Well, somebody has to pay for saving capitalism, y’know, and it’s not going to be the capitalist system’s primary beneficiaries.  So it’s going to be you.  After all, one of the primary results of free trade agreements is higher unemployment.  (David Bacon of Truthout knows that for sure, which is why he tells us all about it in a piece released Tuesday.)  We’ll take a peak at that situation below the fold.

If we are to take a look at one important cost of “saving capitalism,” we should go over that statistical graph from Joe Shikspack’s old diary again:

This is the BLS graph of the employment-population ratio for the last few years.  You can see, then, that over 2008 and 2009 the employment-population ratio, measuring that portion of the total population in fact employed, went from about 63% to about 58%, and stayed there.  My point is this: there is a certain population out there for which “saving capitalism” is just not working.  I think it’s called the WORKING CLASS or something like that.  As Joe Shikspack says, “The employment picture is not improving significantly for American workers.”

To recap: according to the alternative world-view I’ve been suggesting, Obama is not a leftist, but rather a corporate conservative, and corporate conservatism is one of two brands of conservatism which vie for power in the Federal government.  Corporate conservatism is mostly focused by “saving capitalism” by propping up the corporate profit rate in an era of steadily declining global growth.

But hey, at least Obama is better than Bush, right?  Well…

Wednesday, April 11, 2012
Growth of Income Inequality Is Worse Under Obama than BushMatt Stoller is a fellow at the Roosevelt Institute.  You can follow him on twitter at http://www.twitter.com/…

Matt Stoller, btw, is the guy who brought up the Trans-Pacific Partnership notice, the one which actually caught my attention.  It was in the post I cited above.  Here’s what Stoller said about the Trans-Pacific Partnership:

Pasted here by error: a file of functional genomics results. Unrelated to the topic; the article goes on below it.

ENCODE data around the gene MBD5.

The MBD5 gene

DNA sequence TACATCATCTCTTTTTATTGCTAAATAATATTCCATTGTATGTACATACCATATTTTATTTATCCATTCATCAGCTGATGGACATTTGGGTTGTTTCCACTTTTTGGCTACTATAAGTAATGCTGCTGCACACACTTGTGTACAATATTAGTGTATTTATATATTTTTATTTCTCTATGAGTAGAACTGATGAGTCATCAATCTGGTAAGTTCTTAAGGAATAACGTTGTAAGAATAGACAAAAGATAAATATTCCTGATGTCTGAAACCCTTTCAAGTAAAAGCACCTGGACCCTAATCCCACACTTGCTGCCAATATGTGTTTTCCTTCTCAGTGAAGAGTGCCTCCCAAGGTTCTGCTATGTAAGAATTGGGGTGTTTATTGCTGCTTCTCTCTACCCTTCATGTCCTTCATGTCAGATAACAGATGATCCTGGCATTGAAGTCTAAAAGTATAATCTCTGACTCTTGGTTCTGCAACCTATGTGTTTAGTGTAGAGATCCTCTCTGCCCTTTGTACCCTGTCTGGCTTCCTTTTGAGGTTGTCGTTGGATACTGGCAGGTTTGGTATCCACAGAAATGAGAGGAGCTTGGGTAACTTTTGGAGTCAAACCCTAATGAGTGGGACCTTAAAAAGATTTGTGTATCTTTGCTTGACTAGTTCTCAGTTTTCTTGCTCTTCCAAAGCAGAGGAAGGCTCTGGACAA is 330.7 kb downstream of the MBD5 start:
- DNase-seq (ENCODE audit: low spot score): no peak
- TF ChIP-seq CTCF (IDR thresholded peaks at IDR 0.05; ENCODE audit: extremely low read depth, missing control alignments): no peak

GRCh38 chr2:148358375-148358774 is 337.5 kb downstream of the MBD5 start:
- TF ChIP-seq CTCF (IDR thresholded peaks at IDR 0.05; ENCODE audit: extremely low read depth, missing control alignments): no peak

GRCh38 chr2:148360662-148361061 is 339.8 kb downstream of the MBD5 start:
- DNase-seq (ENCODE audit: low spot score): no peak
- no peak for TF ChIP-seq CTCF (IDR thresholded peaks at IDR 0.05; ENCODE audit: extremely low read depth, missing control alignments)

President Obama is on the verge of approving a Free Trade deal with Colombia, despite the murder of union organizers in that country.  Not content with establishing similar deals with Panama (which has to do with enlarging tax havens) and South Korea, the administration is now embarking on a much vaster Trans-Pacific Partnership deal with countries all over Asia.  And it’s being negotiated entirely in secret, with corporate and government officials the only ones allow to be in the room.  Trade is a significant driver of lower wages.

The corporate conservatives just can’t let democracy get in the way of saving capitalism, which is no doubt why the trade deals are being negotiated in secret.As far as the inequality that is the main topic of Stoller’s piece: it’s rising faster under Obama than under Bush.  But Stoller offers a valid excuse, a way of showing he’s not an evil Naderite, which the patrons of Democratic Party corporate conservatism should rejoice to read:

It’s not obvious that Obama’s policy framework is worse than Bush’s, only that the outcome is.  After all, the losses suffered by the wealthy during 2007-2009 recession were less severe than those it suffered in the 2000-2002 recession, and most of the Great Recession happened under Bush (with a Democratic Congress).  It’s possible that the Obama policy framework is a bit less bad, but he has been more successful at implementation because unlike Bush, he hasn’t faced any pressure from Democrats.

So it’s OK.  You can all breathe a sign of relief now — Obama is still better than Bush Junior.  He’s got to be; the Republicans are batshit crazy.  And that’s what REALLY matters — not corporate conservatism or its effect upon the public and the world.  Right?(h/t Joe Shikspack for diary assistance)